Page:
On Monday, as I was washing the breakfast dishes, I recalled the same day twenty-two years ago, the day before my son’s birth. He was my first child and I was nervous as the estimated date of arrival neared. On that day I stood in our apartment in Tennessee also washing the breakfast dishes. I broke a glass and cut my hand. The cut bled profusely. My grandmother had once told me the story of cutting her arm one day, quite deeply, and with no medical aid or doctor available she simply held the skin together applying pressure until the bleeding stopped, then wrapped it up with a clean cloth and in no time the skin knit itself back together again. Recalling this story at the time, I did the same thing. Not interested in rushing off to have the deep cut sewn up I washed it clean of the dishwater, applied pressure, held the skin together and tightly applied a Band-Aid. The cut hurt badly, but by the end of the day it was well on its way to healing.
Monday, which synchronistically happened to be this same grandmother’s birthday, I looked at my hand for the scar I knew was there, but could not find it. I knew it was somewhere on my right hand on the mound around the base of the thumb. I looked and looked but found no scar. It’s gone?! It didn’t seem possible. “Funny,” I thought, “that a scar like that could disappear.” I finished washing the dishes and went about my day having had this little recapitulation, soon forgetting it, letting it sink back into memory.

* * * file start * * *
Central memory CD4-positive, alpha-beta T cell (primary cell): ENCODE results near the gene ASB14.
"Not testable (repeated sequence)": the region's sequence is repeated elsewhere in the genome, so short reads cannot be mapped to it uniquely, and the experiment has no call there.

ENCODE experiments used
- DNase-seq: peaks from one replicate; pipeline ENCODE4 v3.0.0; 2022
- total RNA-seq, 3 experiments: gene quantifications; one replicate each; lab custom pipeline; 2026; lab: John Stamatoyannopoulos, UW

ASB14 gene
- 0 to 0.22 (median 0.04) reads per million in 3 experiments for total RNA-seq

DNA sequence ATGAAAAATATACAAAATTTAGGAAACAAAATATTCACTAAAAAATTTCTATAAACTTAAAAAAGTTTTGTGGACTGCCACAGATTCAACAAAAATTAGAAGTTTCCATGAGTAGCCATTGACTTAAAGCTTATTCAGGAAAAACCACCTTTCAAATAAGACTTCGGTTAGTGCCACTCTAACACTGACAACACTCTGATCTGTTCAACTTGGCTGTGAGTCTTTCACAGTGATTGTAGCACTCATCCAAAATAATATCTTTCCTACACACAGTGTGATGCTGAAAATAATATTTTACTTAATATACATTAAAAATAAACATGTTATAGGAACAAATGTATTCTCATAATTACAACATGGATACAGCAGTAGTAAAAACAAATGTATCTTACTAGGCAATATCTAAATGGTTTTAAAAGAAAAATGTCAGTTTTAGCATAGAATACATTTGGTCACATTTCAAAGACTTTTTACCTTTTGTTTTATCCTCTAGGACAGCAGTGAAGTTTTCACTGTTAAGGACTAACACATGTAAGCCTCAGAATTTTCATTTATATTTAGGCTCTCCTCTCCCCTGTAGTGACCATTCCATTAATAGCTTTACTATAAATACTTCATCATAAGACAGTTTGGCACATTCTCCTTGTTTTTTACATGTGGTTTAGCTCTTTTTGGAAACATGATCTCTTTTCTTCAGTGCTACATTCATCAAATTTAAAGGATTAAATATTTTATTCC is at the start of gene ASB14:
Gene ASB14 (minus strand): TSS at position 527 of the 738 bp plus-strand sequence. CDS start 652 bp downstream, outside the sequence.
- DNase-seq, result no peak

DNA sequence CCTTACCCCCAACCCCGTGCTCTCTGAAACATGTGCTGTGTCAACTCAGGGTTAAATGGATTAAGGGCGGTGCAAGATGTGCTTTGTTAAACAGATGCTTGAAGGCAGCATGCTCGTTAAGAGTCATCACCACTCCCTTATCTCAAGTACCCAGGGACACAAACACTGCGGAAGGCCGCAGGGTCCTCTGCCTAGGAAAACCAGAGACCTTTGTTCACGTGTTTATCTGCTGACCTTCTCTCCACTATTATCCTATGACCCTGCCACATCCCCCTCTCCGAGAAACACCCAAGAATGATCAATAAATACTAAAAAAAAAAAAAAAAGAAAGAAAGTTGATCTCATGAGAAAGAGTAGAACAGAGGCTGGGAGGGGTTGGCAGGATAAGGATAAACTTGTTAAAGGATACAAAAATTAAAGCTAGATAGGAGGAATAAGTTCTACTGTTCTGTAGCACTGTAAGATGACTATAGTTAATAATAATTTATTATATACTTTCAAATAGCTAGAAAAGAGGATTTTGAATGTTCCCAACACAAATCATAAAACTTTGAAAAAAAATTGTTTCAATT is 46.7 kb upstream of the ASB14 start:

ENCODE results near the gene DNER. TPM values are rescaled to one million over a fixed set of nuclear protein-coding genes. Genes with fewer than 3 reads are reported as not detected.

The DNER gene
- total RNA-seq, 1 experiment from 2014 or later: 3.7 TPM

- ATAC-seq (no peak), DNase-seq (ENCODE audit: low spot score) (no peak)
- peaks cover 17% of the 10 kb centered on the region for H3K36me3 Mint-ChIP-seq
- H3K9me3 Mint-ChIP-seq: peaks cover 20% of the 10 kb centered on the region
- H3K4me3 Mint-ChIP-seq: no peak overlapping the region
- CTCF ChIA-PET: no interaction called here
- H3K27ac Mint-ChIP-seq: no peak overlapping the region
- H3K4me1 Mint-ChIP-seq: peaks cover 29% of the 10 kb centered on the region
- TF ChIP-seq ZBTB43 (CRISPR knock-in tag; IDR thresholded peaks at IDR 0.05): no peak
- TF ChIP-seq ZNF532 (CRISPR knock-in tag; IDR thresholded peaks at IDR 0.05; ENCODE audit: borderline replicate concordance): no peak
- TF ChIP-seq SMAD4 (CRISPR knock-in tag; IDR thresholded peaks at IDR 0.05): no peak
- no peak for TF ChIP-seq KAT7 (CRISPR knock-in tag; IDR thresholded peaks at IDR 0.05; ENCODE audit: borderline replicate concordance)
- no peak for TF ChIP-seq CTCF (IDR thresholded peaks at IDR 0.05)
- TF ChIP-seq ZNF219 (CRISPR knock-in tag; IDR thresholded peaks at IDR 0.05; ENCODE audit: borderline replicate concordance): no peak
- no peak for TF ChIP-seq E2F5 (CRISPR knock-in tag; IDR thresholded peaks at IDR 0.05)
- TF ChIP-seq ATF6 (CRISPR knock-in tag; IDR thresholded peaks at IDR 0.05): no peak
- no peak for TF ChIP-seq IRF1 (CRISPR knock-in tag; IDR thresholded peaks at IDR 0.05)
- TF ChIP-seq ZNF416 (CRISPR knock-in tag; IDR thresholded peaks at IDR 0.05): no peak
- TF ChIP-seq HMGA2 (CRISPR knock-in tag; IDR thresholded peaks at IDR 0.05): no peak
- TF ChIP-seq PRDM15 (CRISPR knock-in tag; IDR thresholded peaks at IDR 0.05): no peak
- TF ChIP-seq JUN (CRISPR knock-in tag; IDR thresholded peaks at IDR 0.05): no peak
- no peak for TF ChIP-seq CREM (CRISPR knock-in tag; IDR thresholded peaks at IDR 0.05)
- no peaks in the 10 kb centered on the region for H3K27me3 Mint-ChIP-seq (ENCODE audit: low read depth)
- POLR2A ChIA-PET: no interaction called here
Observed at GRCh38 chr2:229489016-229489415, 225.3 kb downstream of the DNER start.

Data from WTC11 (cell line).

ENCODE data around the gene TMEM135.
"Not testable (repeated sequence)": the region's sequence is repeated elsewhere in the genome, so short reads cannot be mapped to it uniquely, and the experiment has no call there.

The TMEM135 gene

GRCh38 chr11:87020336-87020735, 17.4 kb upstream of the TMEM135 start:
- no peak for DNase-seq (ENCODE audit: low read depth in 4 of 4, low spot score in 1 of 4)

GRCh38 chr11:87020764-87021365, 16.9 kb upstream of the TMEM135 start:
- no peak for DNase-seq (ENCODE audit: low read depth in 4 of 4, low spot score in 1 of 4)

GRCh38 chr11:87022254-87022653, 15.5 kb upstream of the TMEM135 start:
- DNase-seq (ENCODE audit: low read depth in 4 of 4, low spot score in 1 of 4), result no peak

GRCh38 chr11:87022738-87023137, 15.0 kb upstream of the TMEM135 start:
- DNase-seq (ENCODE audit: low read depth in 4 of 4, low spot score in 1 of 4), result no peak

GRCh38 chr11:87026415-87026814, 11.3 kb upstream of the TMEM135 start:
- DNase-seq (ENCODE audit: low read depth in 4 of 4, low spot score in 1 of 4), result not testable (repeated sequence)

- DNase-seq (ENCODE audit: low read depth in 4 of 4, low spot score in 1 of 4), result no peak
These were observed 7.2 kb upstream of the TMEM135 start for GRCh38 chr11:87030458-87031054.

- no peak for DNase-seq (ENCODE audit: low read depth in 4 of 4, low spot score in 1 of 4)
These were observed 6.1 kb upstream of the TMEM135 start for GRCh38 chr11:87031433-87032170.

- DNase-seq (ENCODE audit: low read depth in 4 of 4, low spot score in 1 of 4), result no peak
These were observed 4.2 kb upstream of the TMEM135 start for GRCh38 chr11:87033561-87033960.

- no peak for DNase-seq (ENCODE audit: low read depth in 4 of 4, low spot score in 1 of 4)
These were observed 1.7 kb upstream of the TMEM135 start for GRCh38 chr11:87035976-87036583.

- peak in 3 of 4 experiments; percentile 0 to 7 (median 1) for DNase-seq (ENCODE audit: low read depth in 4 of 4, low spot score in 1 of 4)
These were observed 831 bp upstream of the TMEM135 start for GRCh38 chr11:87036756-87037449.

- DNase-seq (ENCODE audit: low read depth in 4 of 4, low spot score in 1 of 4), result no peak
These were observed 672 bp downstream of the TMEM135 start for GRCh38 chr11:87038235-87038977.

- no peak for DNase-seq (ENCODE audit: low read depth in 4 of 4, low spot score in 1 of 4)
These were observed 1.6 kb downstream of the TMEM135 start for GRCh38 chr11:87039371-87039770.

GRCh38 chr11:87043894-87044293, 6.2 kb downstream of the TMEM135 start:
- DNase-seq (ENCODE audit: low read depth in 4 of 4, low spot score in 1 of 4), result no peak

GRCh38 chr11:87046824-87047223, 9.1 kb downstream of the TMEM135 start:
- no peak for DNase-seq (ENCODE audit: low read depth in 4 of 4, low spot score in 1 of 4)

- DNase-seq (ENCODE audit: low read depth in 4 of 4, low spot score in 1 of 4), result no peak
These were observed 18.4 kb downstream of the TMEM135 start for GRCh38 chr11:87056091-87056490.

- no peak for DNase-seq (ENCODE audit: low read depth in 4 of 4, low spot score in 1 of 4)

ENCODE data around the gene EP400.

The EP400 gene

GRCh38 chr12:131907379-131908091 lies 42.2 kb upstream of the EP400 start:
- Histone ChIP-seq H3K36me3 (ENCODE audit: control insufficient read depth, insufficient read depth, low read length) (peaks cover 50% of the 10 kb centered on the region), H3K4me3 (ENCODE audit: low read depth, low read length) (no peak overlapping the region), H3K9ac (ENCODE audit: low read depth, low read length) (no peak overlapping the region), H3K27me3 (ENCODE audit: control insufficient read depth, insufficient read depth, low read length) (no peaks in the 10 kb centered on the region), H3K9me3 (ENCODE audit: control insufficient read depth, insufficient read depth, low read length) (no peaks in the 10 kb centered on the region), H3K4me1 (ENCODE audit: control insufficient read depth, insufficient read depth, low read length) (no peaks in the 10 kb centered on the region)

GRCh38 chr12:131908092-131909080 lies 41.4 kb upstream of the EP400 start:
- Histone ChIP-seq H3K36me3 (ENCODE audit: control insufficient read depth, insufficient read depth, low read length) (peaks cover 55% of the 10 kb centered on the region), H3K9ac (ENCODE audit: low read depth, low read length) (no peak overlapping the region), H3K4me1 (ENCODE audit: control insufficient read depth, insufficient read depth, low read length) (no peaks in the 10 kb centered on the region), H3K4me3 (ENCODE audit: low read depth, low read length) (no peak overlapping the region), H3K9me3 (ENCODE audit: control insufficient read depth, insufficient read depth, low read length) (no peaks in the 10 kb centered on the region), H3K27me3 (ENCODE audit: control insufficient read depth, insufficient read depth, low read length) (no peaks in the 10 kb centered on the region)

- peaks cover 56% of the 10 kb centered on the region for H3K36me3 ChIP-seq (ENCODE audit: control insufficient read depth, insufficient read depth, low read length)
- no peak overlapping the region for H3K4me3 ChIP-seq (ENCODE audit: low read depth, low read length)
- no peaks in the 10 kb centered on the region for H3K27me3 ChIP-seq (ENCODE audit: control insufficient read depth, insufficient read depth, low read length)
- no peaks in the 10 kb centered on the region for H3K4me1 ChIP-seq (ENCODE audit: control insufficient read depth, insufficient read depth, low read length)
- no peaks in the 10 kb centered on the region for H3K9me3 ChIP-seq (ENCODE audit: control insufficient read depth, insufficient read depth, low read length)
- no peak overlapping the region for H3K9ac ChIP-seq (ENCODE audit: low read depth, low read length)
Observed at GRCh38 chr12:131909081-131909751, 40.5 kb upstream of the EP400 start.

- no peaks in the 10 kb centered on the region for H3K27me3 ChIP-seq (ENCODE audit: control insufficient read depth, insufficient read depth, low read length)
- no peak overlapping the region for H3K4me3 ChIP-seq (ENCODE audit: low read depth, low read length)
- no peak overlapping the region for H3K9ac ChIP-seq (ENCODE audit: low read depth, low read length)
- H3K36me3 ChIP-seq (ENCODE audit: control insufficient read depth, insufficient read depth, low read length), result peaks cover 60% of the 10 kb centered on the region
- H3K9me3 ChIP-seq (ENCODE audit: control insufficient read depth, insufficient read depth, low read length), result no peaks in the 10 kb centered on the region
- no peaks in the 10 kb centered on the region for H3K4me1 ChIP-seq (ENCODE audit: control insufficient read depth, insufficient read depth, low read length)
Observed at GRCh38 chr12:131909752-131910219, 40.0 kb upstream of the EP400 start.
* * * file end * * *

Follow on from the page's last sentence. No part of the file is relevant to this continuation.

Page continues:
Later in the afternoon the heel of my right hand began hurting. It was a deep burning pain. As I worked I absentmindedly tried shaking it off, literally shaking my hand in an effort to stimulate circulation, rubbing it and wondering what I had done to it. Had I bumped my hand, bruised it, burned it? I couldn’t recall any recent injury. Then suddenly it dawned on me, my body was showing me where I had cut my hand twenty-two years earlier! Looking at the spot that was now so painful I found the old scar. There it was on the heel of my right hand, just where it should be, a white scar about an inch long just below my pinky.
My body was once again, as it had done throughout my recapitulation, reminding me that it does indeed hold all of my memories. My brief recapitulation of that day was enough of a trigger, setting the intent that allowed my body to experientially recall that memory more exactly than my mental recapitulation could. I found this little experience most interesting. “Very cool,” I thought, but even more so I appreciated the reminder that our bodies hold our experiences, even the tiniest details, until we are ready to recapture them.
I personally believe that most of the pain we carry, and most illness, is due to our pasts, whether the past of this life or of previous lives, that pain expresses that which is hidden or repressed. Louise Hay, in her simple yet informative book, Heal Your Body, describes her own process of discovering why she had cancer and how she used mental healing to cure herself. Her little book offers insight into the possible psychological causes of many illnesses and bodily symptoms.
Pain is a gift, a signal, a trigger to recapitulate, offering us the opportunity to do deep inner work, to bring into the light that which lies hidden in our physical bodies. When we investigate and reconcile our pain we offer ourselves yet another gift, not only the gift of freedom from pain but also the gift of what that freedom can open us up to. In unblocking our bodies we have the opportunity to become channels, channels of energy.
The other day, my own body once again underscored this truth: that within the body lies everything, not only our personal memories, but access to infinity, to that which we cannot see with our minds but know the truth of by our awareness.
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Sending you all love and good wishes for fearless recapitulations.